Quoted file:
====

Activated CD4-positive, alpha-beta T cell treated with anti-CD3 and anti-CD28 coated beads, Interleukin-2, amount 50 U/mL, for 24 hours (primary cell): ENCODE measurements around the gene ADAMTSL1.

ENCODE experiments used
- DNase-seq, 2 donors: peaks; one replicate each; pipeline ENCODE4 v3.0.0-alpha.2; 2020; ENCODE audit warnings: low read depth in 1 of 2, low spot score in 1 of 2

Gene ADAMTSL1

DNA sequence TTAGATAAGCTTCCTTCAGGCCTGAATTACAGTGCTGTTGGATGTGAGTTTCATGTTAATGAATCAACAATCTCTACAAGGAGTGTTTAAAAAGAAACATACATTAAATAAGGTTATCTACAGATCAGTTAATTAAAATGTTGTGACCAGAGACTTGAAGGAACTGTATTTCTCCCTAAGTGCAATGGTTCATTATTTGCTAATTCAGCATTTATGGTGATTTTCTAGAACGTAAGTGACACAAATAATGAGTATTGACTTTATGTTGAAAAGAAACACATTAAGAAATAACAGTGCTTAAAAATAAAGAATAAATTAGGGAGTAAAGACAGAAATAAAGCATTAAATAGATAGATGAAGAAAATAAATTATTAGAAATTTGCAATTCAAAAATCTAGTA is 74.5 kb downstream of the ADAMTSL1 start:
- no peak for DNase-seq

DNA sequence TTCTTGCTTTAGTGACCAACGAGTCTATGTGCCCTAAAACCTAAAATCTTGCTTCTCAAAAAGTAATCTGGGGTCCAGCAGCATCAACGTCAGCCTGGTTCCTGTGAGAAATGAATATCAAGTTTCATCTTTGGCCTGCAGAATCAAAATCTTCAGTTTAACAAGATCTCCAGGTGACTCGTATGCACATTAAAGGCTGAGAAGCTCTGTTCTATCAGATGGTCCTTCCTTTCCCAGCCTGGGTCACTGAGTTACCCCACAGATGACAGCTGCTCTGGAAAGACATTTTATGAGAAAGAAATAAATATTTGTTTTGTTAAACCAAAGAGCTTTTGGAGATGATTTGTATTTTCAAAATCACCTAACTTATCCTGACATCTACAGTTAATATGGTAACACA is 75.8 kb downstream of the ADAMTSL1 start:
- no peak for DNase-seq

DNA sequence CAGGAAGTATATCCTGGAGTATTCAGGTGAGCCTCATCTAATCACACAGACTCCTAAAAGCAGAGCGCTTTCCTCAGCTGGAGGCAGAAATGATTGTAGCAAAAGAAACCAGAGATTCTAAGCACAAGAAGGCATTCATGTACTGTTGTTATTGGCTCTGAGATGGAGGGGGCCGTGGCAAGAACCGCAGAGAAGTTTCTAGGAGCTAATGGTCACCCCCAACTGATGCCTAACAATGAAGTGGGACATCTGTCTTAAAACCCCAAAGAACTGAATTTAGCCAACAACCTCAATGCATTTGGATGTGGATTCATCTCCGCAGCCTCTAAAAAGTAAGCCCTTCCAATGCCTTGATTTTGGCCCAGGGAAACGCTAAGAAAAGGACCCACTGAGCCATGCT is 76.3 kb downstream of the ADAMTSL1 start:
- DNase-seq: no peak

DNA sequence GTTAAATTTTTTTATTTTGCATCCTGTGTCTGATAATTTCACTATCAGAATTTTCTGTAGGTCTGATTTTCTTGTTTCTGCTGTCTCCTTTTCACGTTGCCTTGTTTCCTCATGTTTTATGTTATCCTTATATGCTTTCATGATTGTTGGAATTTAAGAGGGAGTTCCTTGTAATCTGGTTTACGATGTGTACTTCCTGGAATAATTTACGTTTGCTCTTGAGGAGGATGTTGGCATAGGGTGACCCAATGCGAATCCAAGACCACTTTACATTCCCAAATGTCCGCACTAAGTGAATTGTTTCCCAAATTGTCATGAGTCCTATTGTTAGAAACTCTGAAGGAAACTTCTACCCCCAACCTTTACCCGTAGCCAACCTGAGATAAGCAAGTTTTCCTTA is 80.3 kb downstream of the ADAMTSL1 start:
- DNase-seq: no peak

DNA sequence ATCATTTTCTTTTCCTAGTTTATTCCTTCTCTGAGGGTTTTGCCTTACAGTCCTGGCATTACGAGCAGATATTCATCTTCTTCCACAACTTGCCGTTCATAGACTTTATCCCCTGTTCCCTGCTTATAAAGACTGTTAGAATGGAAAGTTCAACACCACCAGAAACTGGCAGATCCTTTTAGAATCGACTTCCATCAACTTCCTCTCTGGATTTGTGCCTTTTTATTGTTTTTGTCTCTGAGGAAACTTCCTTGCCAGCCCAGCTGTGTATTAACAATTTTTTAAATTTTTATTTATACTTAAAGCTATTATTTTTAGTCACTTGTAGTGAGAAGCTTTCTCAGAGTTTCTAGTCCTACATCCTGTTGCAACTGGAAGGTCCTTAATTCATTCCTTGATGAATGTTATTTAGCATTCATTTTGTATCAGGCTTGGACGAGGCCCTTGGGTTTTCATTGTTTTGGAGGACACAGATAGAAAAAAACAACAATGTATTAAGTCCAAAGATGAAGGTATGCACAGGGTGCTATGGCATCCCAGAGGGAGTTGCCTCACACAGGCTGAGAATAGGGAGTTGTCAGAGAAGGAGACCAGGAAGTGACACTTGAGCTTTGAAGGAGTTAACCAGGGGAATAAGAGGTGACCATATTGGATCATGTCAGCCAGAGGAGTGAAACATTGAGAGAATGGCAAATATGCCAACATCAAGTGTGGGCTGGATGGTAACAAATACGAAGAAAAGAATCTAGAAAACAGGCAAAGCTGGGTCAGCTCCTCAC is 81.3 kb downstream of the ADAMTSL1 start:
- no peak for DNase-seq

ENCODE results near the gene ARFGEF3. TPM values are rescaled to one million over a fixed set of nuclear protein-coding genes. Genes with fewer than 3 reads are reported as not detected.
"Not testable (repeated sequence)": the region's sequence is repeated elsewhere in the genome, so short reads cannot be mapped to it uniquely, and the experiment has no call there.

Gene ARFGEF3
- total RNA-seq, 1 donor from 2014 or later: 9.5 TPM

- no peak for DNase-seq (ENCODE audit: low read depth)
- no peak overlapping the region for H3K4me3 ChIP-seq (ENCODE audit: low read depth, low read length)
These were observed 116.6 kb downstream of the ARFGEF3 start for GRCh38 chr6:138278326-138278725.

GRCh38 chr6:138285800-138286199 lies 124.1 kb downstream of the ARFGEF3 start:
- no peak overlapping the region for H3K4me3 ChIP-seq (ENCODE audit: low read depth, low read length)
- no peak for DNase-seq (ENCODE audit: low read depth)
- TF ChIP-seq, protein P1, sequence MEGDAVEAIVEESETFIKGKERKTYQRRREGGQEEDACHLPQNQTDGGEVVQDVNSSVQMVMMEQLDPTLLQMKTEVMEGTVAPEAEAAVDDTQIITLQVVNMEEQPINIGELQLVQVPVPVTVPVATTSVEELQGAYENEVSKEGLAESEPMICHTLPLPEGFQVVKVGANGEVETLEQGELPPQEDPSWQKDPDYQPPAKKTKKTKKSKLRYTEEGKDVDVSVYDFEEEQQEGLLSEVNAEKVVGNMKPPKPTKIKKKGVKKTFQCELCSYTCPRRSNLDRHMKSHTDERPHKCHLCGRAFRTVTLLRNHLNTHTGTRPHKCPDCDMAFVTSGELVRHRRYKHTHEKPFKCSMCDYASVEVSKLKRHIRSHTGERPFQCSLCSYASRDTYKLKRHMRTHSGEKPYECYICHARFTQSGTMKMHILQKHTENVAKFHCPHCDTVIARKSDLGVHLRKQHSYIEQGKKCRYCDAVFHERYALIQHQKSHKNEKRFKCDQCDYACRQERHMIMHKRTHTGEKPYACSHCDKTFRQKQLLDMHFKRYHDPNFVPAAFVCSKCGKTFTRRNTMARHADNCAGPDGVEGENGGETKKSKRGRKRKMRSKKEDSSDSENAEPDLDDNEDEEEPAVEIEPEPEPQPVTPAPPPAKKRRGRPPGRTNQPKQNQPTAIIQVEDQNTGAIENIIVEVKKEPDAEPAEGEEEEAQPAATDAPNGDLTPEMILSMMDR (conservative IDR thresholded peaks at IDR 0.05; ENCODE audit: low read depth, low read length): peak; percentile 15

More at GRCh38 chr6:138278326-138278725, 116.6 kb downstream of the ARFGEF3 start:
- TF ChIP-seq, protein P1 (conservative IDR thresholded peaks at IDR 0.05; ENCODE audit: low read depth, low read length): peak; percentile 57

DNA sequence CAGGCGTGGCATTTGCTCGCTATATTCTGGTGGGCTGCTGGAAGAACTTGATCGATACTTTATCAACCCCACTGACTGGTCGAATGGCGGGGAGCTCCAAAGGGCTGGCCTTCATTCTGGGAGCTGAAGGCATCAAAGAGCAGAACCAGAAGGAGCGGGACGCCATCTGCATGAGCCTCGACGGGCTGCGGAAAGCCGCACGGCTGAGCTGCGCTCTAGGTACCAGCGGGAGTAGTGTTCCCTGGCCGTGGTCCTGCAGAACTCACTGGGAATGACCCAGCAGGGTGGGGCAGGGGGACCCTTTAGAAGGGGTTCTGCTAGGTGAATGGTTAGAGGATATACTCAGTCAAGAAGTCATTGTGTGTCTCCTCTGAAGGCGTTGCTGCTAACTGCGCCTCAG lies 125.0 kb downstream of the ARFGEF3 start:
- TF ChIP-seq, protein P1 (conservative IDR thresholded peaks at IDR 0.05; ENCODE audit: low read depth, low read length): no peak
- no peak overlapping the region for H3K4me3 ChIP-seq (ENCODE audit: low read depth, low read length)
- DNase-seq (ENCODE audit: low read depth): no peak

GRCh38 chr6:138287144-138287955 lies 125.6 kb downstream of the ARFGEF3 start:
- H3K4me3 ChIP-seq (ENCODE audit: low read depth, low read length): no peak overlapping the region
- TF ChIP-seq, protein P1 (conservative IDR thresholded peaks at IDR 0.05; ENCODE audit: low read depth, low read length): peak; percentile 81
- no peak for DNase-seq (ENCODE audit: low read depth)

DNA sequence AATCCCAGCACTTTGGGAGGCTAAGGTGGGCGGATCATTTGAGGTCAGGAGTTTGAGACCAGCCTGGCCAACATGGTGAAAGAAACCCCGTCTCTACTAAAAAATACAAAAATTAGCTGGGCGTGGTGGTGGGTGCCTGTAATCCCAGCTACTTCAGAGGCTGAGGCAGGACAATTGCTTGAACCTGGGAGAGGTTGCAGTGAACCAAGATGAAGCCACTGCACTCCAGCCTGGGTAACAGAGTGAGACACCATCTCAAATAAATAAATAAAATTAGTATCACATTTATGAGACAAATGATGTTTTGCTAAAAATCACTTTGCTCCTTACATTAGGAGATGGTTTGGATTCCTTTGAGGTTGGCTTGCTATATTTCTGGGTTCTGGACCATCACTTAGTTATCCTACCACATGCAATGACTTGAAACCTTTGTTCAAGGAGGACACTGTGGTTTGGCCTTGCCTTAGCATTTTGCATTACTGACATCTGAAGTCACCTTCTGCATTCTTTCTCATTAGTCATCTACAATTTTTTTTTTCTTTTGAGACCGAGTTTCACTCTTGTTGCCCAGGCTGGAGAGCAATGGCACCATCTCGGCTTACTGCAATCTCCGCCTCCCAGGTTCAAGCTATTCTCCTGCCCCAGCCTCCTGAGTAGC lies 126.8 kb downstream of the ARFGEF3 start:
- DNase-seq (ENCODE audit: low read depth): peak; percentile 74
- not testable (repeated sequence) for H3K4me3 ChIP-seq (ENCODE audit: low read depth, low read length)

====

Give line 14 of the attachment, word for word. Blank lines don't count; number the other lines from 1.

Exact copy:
- no peak for DNase-seq